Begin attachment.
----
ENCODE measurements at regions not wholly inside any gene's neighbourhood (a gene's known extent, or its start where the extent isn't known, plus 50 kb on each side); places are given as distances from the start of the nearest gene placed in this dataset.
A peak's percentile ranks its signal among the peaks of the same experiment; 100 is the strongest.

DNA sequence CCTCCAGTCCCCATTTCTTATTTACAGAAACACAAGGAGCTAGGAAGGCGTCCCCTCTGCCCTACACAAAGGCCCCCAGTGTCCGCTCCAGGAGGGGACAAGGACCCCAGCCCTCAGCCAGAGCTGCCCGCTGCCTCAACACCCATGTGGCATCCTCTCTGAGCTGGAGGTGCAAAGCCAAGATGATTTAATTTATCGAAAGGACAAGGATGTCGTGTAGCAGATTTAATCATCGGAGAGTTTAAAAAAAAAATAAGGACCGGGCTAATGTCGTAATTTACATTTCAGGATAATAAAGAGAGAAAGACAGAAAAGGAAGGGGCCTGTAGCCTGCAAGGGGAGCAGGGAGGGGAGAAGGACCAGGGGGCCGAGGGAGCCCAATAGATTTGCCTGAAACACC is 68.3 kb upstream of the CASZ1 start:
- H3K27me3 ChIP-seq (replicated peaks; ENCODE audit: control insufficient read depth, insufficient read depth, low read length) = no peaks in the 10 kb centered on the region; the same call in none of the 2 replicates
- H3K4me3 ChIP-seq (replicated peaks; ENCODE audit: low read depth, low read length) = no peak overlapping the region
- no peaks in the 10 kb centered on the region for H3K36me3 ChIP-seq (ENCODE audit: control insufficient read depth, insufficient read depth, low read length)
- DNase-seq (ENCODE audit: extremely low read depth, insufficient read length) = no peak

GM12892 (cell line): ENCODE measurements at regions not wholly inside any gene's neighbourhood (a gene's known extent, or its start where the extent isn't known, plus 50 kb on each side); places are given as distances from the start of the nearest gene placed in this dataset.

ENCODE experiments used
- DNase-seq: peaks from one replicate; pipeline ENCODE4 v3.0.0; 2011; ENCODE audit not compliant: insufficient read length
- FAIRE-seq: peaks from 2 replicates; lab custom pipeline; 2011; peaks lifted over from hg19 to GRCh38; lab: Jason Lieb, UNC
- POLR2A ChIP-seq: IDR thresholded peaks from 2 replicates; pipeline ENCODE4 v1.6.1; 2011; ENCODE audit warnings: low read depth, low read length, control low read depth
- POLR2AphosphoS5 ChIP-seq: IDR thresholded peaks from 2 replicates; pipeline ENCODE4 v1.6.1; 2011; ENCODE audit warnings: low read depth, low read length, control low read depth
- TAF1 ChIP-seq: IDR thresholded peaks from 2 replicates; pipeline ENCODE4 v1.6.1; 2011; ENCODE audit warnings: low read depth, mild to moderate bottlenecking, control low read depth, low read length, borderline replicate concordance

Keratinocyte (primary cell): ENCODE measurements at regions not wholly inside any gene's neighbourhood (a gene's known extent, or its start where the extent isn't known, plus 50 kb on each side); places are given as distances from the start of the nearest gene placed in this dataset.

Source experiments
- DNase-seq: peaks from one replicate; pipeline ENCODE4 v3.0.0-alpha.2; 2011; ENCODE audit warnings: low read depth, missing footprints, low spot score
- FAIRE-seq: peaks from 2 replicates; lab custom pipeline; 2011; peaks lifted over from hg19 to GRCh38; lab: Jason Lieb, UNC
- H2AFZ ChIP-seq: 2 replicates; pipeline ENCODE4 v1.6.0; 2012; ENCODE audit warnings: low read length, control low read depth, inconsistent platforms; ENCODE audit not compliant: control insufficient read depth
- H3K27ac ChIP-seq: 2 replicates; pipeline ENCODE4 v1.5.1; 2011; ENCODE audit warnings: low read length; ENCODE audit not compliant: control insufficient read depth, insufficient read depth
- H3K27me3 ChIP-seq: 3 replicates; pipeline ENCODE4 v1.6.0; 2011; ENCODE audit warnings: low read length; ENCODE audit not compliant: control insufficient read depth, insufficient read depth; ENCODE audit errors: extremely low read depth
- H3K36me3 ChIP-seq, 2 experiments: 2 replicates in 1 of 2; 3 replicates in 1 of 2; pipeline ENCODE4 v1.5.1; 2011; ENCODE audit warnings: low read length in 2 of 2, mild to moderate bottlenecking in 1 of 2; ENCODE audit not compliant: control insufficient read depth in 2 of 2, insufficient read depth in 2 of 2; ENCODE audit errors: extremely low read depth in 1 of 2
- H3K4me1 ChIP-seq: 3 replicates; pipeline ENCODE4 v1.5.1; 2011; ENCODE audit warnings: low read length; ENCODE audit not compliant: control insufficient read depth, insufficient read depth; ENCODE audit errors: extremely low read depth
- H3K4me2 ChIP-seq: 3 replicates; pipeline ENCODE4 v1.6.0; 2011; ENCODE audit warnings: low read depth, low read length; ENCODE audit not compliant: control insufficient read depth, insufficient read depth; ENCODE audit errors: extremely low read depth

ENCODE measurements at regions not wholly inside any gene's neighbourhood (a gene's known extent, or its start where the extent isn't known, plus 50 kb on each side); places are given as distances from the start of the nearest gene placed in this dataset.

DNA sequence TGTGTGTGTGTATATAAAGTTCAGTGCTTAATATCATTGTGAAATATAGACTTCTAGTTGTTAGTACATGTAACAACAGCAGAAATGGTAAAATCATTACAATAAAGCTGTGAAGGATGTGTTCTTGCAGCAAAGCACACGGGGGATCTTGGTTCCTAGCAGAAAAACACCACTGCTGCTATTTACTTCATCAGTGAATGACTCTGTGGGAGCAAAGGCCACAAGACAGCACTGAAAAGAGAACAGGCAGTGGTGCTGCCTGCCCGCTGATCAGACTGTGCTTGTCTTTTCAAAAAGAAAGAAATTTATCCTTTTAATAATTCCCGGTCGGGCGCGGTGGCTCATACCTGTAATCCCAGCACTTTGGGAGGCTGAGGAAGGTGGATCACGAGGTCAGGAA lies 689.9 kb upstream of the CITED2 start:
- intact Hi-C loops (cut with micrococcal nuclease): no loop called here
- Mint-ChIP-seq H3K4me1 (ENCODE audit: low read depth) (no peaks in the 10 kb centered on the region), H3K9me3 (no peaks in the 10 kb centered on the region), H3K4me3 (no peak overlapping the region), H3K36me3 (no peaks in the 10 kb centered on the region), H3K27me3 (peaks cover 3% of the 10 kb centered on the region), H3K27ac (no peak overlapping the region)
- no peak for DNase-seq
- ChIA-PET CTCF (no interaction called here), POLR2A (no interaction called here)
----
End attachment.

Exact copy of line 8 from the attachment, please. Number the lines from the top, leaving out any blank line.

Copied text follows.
GM12892 (cell line): ENCODE measurements at regions not wholly inside any gene's neighbourhood (a gene's known extent, or its start where the extent isn't known, plus 50 kb on each side); places are given as distances from the start of the nearest gene placed in this dataset.